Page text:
Jackson Hts., New York, January 15, 2014 - Last November activist and author David Bollier blogged  The Silent Giveaway of New York City’s Internet Domain: Will De Blasio Step Up?  about our initiative. It summarized some key aspects of our effort quite well and with Bill de Blasio now sworn in as New York City’s 109th Mayor, we thought it worth a reprint.

Guest Post by David Bollier

The election of Bill de Blasio as Mayor of New York City suddenly presents a rich opportunity to reclaim a commons-based resource that the Bloomberg administration was on the verge of giving away. I’m talking about the pending introduction of a new Internet “Top Level Domain” for New York City, .nyc.   

Top Level Domains, better known as TLDs, are the regions of the Internet denoted by .com, .org and .edu.  They amount to Internet “zones” dedicated to specific purposes or countries.  Over the past few years, far beyond the radar screen of ordinary mortals, the little-known Internet Corporation for Assigned Names and Numbers (ICANN) – which manages TLDs — has been pushing the idea of TLDs for cities.  If Paris wants to have its own Internet domain — .paris – it can apply for it and get it.  Rome could have its own .rome and London could have .london. 

New Yorker Thomas Lowenhaupt of Connectingnyc.org – a long-time advocate for treating the TLD as a shared resource – has written, “I’ve often thought of the .nyc TLD in its entirety as a commons — that the .nyc TLD is a digital commons that we all need to protect as we today (seek to) protect our physical streets and sidewalks by not littering, and provide clean air, parks, schools, health care, fire and police protection, and the like, to our built environment so that it best serves 8,200,000 of us.”

Here are some examples that Lowenhaupt has come up with for how .nyc could make New York City more accessible and navigable:

                

 

 

 

 

 

The idea is that Internet users could use the TLDs to access various aspects of city life by using them in creative ways.  Instead of having to rely on Google to search for museums in New York (which would yield thousands of not-very-well-organized listings), you could use museums.nyc and find everything laid out more intelligently.  Or if you were new to Brooklyn Heights, you could go to brooklynheights.nyc and find all sorts of civic, community and commercial website listings for that neighborhood – the library, recycling resources, parking rules, links to relevant city officials.  And yes, the businesses. The possibilities are endless — and potentially enlivening for a city.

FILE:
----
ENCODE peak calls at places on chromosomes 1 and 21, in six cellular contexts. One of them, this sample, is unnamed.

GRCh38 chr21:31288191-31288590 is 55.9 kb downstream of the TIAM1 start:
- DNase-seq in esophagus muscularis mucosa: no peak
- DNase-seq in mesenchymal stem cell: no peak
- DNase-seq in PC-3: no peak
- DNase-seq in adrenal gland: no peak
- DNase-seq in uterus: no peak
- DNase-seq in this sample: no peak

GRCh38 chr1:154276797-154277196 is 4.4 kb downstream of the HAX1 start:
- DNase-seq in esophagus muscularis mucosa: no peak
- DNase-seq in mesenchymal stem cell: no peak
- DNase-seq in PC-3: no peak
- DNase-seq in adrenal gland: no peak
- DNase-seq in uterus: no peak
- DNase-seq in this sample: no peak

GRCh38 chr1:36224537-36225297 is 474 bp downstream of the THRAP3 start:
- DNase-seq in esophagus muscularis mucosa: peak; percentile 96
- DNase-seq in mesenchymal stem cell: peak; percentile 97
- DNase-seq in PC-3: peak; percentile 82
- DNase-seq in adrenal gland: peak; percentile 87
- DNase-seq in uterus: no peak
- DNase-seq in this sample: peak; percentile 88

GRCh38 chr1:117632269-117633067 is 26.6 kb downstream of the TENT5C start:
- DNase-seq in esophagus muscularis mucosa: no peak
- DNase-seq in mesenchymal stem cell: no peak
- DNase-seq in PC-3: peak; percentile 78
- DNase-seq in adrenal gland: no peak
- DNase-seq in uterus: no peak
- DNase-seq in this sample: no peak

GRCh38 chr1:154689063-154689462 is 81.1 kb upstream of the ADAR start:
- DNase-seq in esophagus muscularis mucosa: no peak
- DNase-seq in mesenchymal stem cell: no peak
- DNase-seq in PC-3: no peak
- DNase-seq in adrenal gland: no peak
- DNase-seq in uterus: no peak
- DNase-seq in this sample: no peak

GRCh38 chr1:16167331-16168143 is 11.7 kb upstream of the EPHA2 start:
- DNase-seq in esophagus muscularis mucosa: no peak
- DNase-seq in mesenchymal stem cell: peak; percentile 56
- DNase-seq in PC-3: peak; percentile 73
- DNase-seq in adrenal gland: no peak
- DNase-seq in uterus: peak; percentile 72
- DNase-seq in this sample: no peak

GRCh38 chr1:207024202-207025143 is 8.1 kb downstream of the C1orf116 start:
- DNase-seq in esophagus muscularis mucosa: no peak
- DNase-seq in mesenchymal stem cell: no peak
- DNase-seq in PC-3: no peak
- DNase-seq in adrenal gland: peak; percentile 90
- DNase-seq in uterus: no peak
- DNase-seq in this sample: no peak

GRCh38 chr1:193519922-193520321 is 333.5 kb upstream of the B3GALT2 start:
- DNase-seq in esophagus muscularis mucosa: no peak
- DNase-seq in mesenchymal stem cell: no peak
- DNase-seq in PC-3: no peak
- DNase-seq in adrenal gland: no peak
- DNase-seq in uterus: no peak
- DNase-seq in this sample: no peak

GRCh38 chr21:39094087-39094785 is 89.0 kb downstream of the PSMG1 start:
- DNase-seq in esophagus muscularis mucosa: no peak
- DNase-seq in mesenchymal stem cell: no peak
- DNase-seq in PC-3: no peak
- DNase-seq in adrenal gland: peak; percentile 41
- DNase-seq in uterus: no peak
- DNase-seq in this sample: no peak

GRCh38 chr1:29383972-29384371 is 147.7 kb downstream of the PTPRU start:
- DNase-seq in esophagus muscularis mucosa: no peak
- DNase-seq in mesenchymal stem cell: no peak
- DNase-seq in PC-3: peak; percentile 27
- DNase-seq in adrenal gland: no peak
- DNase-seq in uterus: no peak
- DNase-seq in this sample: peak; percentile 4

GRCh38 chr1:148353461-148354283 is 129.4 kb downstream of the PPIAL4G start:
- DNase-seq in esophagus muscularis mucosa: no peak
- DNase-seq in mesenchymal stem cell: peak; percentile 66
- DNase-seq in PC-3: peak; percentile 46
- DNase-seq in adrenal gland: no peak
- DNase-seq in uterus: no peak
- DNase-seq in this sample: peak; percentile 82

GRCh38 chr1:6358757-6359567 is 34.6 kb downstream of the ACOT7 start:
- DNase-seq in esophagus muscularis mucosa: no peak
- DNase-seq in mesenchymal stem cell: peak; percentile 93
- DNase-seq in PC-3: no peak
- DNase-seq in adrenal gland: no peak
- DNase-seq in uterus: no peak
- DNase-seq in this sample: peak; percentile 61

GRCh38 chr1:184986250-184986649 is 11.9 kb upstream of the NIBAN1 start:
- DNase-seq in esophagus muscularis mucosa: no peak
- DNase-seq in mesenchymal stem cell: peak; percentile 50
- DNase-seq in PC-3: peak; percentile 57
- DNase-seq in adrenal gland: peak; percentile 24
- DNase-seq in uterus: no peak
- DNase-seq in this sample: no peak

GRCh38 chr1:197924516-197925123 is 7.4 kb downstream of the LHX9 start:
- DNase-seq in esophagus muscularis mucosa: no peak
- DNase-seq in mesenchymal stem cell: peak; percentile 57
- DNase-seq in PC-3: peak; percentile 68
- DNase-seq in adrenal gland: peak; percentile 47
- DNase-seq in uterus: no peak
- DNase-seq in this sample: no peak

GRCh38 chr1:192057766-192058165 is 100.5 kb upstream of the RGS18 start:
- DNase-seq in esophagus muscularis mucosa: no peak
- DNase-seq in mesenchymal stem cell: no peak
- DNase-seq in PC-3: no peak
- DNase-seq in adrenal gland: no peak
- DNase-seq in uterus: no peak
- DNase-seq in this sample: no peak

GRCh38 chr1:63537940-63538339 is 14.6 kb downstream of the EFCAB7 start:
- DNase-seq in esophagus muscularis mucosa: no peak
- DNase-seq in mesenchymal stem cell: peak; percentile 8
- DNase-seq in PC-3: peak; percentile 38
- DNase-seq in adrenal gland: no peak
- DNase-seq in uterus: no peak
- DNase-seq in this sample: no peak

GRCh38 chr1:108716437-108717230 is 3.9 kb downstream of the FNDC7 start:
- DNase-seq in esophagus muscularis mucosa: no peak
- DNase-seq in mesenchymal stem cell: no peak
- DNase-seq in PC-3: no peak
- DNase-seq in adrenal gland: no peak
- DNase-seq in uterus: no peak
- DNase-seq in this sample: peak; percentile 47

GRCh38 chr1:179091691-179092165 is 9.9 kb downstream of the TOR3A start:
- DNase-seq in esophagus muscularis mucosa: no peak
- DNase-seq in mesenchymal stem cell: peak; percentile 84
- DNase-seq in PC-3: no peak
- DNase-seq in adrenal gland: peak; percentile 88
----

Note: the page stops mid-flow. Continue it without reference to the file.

Under Mayor Bloomberg, the city was going to let a private vendor sell off the domain names with minimal city oversight.  Anyone could buy up “restaurants.nyc” and any hotel chain could buy “hotels.nyc.”  These would amount to privately made, market-driven choices about the future of New York City.  They amount to urban planning decisions. Unfortunately, the implications of the Bloomberg plan has received scant attention. However, the final contract between the City and ICANN for .nyc TLDs has not yet been consummated, so the De Blasio administration could plausibly step in and take correction action.

It should.  The current plan is crazy and short-sighted.  Infrastructure should be used to serve the needs of everyone, not just the highest bidder.  And TLDs are surely a form of civic infrastructure that belongs to all of us.

As Tom Lowenhaupt recently noted, if the current plans for .nyc go through, “we’ll not have a guiding framework like the Commissioners’ Plan of 1811 which mapped Manhattan’s street grid.  Instead of a thoughtfully organized digital grid, .nyc will bring a chaotic mean-streets, a digital reincarnation of the 1980’s Times Square.”  This is the logical result of the Bloomberg administration’s choice to let the management contract for the .nyc TLD to a vendor who wrote the RFP [request for proposal].  Imagine if city planners had surrendered the grid-layout of Manhattan streets to road-builders or General Motors.